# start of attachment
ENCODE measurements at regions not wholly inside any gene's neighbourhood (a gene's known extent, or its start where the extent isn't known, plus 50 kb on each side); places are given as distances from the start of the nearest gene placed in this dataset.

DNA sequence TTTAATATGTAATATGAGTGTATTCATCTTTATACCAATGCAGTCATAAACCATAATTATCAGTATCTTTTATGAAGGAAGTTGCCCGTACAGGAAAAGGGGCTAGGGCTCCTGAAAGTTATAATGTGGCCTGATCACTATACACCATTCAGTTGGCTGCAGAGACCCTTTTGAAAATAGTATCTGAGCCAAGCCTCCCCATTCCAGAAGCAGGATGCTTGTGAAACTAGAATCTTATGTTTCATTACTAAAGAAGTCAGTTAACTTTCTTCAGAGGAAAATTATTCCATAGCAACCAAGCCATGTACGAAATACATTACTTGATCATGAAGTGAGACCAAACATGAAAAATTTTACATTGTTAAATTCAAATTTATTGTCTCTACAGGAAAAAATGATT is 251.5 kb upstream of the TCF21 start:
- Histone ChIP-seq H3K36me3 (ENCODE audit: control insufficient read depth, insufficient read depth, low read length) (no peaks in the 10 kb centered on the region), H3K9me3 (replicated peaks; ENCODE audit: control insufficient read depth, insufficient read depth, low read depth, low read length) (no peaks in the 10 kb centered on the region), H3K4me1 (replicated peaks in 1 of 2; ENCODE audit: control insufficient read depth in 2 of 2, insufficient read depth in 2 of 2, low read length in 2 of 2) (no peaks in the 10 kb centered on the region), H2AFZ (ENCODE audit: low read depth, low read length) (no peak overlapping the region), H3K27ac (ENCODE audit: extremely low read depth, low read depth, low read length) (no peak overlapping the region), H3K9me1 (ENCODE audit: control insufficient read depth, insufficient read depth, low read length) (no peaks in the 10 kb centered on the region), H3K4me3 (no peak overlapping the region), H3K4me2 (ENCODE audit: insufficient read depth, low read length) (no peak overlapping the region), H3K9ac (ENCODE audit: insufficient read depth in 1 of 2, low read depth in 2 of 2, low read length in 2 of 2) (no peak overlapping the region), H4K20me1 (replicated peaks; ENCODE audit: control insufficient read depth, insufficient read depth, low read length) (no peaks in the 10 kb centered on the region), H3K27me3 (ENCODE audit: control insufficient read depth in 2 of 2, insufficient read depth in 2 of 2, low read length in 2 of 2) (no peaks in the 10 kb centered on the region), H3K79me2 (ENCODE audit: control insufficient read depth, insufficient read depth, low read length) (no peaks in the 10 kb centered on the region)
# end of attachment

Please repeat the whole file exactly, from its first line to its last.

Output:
ENCODE measurements at regions not wholly inside any gene's neighbourhood (a gene's known extent, or its start where the extent isn't known, plus 50 kb on each side); places are given as distances from the start of the nearest gene placed in this dataset.

DNA sequence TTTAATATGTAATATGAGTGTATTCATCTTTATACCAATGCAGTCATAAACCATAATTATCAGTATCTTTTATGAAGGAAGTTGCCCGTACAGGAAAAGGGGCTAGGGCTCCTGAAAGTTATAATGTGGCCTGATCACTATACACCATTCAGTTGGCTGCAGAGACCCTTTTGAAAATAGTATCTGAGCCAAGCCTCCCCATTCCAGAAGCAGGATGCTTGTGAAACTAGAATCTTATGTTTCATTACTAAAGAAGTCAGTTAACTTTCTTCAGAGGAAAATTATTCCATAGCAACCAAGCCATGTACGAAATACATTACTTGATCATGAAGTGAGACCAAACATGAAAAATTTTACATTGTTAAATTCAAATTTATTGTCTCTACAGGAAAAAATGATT is 251.5 kb upstream of the TCF21 start:
- Histone ChIP-seq H3K36me3 (ENCODE audit: control insufficient read depth, insufficient read depth, low read length) (no peaks in the 10 kb centered on the region), H3K9me3 (replicated peaks; ENCODE audit: control insufficient read depth, insufficient read depth, low read depth, low read length) (no peaks in the 10 kb centered on the region), H3K4me1 (replicated peaks in 1 of 2; ENCODE audit: control insufficient read depth in 2 of 2, insufficient read depth in 2 of 2, low read length in 2 of 2) (no peaks in the 10 kb centered on the region), H2AFZ (ENCODE audit: low read depth, low read length) (no peak overlapping the region), H3K27ac (ENCODE audit: extremely low read depth, low read depth, low read length) (no peak overlapping the region), H3K9me1 (ENCODE audit: control insufficient read depth, insufficient read depth, low read length) (no peaks in the 10 kb centered on the region), H3K4me3 (no peak overlapping the region), H3K4me2 (ENCODE audit: insufficient read depth, low read length) (no peak overlapping the region), H3K9ac (ENCODE audit: insufficient read depth in 1 of 2, low read depth in 2 of 2, low read length in 2 of 2) (no peak overlapping the region), H4K20me1 (replicated peaks; ENCODE audit: control insufficient read depth, insufficient read depth, low read length) (no peaks in the 10 kb centered on the region), H3K27me3 (ENCODE audit: control insufficient read depth in 2 of 2, insufficient read depth in 2 of 2, low read length in 2 of 2) (no peaks in the 10 kb centered on the region), H3K79me2 (ENCODE audit: control insufficient read depth, insufficient read depth, low read length) (no peaks in the 10 kb centered on the region)